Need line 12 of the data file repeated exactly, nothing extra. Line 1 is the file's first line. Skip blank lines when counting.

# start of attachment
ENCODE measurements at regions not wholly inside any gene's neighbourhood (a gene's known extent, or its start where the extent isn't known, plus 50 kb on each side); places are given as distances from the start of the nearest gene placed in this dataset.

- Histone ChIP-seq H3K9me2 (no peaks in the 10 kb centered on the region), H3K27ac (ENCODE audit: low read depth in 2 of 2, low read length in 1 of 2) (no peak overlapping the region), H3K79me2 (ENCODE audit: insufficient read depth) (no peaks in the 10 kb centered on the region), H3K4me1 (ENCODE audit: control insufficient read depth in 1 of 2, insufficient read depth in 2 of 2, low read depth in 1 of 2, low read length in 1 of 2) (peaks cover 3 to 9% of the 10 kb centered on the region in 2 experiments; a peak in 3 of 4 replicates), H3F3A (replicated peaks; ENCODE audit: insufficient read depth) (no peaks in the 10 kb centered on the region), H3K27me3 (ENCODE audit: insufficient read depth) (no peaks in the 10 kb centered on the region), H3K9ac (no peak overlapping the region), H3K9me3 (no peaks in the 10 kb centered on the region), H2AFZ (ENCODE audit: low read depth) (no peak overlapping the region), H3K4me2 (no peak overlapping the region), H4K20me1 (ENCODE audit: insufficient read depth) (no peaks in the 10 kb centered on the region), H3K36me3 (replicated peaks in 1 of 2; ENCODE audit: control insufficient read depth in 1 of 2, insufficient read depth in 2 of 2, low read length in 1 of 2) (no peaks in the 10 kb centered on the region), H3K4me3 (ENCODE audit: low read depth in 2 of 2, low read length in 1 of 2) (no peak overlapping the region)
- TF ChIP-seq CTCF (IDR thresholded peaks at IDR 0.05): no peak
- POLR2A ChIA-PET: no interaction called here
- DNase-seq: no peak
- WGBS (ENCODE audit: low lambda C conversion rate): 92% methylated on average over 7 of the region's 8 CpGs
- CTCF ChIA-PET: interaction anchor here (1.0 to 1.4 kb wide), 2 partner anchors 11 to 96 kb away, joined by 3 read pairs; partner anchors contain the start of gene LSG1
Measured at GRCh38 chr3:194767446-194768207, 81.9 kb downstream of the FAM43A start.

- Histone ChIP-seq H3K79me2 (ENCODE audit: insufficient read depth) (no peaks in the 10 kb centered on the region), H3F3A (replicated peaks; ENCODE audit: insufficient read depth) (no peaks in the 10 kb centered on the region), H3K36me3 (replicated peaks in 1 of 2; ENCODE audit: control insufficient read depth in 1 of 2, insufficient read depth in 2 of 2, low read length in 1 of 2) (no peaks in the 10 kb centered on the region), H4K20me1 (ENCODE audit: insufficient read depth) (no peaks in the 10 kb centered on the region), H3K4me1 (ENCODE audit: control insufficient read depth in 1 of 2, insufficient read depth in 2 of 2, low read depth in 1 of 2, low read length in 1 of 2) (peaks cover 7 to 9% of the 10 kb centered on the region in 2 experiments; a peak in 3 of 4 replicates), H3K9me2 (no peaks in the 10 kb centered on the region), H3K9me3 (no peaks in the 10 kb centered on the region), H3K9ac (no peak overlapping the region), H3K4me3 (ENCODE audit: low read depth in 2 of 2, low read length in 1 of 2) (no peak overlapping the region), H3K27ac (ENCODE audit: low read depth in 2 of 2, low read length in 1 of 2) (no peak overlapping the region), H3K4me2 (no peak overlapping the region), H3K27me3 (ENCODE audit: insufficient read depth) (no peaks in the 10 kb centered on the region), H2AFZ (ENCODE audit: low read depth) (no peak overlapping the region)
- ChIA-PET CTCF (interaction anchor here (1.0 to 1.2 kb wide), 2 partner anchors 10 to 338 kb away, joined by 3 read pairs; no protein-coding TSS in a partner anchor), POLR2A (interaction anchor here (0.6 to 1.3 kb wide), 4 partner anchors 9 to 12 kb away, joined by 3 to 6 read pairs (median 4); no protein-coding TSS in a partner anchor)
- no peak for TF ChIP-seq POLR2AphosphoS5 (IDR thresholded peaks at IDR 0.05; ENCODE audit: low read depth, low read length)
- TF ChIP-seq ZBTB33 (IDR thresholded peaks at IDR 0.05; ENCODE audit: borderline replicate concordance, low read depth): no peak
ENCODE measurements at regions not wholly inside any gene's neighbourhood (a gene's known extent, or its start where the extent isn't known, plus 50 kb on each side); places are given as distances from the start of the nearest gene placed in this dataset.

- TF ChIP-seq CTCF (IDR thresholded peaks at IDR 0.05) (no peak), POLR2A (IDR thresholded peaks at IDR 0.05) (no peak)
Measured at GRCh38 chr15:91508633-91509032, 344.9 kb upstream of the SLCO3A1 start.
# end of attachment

- TF ChIP-seq ZBTB33 (IDR thresholded peaks at IDR 0.05; ENCODE audit: borderline replicate concordance, low read depth): no peak